Pets on campus grounds are to be properly leashed by the owner/handler at all times or will be subject to removal by an appropriate public agency. The owner/handler is responsible for cleaning up after the pet. Additionally, pets are not allowed into campus buildings or structures or into any areas that serve food and/or beverages. Student residents are explicitly prohibited from keeping pets, other than fish, on campus property or in on-campus housing.
Therapy Animal Policy
Unless given prior written authorization stating otherwise, therapy animals are to be treated the same as pets for purposes of this policy.
Service Animal Policy
Rhodes is required to allow service animals to accompany visitors with disabilities in all areas where members of the public are allowed to go. Service animals are allowed in any area, unless the presence of the service animal poses a direct threat, or the service animal’s presence would require a fundamental alteration in the facility’s practices, policies, or procedures.
Rhodes does not impose breed or size restrictions on service animals. Faculty, staff, students, and visitors with qualifying animals are not exempted for damage caused by the animal, above and beyond the normal wear and tear a human might reasonably cause.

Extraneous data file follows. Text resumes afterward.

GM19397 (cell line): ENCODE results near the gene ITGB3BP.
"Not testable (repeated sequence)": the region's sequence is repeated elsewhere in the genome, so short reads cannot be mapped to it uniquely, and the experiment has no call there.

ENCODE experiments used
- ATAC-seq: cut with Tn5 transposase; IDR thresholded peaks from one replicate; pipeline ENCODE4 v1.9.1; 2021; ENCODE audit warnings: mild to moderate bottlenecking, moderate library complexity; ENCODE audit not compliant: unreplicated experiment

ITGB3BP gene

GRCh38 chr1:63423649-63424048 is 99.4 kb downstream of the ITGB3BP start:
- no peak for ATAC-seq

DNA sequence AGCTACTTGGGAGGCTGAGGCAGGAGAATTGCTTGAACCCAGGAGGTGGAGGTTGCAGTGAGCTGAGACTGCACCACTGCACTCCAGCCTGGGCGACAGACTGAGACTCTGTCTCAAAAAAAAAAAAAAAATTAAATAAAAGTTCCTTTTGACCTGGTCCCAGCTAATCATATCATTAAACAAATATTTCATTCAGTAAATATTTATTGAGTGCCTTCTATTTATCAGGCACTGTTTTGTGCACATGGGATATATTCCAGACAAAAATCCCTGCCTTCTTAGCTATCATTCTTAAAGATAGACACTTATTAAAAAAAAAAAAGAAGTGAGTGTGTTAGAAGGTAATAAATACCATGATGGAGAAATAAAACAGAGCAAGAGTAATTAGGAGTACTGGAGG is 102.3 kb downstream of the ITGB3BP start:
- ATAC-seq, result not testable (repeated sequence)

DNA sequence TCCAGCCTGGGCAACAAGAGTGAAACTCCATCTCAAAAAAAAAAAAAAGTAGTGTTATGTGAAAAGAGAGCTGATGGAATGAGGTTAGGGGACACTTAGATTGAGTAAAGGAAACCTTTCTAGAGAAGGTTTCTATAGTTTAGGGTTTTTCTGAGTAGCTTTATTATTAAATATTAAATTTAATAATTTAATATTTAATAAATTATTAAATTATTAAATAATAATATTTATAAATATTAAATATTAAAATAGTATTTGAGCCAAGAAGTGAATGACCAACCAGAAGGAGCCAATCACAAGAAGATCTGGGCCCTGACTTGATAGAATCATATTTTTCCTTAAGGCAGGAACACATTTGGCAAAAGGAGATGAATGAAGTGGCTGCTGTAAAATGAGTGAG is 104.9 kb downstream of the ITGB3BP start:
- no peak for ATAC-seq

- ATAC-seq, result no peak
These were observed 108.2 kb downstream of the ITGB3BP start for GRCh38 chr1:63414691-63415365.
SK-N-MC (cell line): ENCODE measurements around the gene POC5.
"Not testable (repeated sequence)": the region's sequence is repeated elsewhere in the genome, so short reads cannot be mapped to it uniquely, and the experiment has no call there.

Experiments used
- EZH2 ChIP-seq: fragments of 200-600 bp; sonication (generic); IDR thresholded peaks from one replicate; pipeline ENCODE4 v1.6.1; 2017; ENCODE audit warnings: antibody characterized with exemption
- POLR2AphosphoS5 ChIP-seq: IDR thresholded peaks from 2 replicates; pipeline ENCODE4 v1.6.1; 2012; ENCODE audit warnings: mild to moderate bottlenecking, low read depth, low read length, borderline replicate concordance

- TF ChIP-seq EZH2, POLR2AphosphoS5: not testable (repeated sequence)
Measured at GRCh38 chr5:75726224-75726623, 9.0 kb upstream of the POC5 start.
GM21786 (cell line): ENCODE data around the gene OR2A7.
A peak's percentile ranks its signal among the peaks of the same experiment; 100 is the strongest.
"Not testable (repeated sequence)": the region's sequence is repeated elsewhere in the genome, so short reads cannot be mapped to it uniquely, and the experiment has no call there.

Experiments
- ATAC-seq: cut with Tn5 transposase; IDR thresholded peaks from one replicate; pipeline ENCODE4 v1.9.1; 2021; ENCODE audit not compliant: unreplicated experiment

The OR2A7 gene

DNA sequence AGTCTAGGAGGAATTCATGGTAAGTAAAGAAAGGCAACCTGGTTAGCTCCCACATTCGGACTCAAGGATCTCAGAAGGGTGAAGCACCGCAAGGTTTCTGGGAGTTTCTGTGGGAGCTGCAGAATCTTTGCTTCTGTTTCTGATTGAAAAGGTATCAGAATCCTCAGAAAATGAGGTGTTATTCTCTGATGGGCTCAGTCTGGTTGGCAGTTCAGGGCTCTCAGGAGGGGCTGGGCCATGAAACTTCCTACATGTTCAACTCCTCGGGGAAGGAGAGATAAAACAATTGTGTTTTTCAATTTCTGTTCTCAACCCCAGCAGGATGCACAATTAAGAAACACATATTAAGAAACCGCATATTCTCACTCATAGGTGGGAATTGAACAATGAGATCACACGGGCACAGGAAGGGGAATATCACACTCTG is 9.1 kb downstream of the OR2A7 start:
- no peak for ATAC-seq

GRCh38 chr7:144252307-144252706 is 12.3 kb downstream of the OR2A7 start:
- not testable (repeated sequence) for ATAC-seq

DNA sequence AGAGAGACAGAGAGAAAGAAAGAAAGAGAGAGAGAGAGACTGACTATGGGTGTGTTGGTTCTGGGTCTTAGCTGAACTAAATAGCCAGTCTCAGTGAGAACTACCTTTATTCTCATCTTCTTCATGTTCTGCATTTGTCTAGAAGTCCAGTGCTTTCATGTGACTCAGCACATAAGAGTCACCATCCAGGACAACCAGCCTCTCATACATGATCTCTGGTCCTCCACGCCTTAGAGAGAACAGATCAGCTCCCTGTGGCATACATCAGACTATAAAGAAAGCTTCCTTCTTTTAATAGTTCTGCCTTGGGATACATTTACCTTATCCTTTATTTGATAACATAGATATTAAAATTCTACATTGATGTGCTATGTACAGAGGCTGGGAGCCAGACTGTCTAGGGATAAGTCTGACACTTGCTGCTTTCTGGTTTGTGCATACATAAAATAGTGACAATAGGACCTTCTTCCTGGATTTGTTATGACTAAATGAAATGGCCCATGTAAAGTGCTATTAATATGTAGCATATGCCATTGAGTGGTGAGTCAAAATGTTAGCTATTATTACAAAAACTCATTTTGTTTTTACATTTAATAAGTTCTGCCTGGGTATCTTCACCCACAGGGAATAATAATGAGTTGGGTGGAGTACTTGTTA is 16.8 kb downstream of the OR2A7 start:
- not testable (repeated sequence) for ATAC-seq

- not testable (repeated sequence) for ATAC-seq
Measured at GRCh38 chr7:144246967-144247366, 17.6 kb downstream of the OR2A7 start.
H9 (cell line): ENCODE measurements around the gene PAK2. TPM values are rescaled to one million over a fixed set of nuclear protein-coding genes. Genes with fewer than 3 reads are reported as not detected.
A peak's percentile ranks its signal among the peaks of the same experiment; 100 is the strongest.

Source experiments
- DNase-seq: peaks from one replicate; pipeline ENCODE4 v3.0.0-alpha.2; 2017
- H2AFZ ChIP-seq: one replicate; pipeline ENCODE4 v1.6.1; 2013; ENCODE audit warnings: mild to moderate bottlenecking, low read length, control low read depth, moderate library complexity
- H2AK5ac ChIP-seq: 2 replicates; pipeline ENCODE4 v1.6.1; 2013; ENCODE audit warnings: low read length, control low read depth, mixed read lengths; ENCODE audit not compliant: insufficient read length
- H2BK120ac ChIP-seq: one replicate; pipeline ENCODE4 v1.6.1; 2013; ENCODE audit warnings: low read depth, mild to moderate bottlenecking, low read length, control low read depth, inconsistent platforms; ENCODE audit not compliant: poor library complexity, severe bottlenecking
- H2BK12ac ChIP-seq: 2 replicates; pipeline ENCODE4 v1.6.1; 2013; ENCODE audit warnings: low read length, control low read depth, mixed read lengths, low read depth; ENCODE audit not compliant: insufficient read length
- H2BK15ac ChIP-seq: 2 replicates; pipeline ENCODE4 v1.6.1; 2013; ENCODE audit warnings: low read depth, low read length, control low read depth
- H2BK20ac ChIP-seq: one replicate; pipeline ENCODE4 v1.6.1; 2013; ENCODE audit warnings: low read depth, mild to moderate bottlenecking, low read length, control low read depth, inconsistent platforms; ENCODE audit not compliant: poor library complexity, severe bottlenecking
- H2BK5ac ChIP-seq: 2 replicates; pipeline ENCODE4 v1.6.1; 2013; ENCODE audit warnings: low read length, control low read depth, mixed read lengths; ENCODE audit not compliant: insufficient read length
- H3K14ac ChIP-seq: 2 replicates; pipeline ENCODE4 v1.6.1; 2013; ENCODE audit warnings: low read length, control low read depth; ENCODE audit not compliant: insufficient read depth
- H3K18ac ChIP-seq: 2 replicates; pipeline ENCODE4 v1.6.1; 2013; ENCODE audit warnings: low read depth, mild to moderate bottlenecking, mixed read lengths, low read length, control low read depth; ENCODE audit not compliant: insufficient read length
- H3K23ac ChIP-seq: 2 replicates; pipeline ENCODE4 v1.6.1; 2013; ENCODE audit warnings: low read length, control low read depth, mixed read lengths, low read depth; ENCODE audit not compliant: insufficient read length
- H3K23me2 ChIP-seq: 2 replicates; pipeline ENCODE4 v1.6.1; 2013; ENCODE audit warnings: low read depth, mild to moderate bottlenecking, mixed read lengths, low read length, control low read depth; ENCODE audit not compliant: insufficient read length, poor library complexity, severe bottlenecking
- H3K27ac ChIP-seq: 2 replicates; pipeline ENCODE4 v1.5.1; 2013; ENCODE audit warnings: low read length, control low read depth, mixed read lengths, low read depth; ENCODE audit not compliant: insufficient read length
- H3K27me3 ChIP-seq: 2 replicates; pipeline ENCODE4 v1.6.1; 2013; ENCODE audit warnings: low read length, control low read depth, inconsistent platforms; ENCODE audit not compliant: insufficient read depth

Faculty, staff, and students must make a request for disability-related reasonable accommodation in order for their service animals to be allowed in the classroom and/or workplace, as discussed further below. All requests to have the service animal with the owner should be accommodated if possible. An owner/handler may have more than one service animal, but each animal should have a specific purpose which can be identified.
If the owner represents that the animal is a service animal, the owner does not have to provide documentation or other proof that the animal has been certified or licensed as a service animal. Rhodes shall not ask to see such documentation. Rhodes may ask the owner, (1) if the animal is required because of a disability and (2) what work or task the animal has been trained to perform, unless it is readily apparent that the animal is trained to do work or perform tasks for an individual with a disability (e.g. the dog is observed guiding an individual who is blind).
A service animal is required to be under the control of its owner/handler, and shall have a harness, leash, or other tether, unless the owner/handler is unable to use such tether because of a disability, or the use of such tether would interfere with the service animal’s safe, effective performance of work, in which case the service animal must still otherwise be under the handler’s control (e.g. voice control, signals, or other effective means).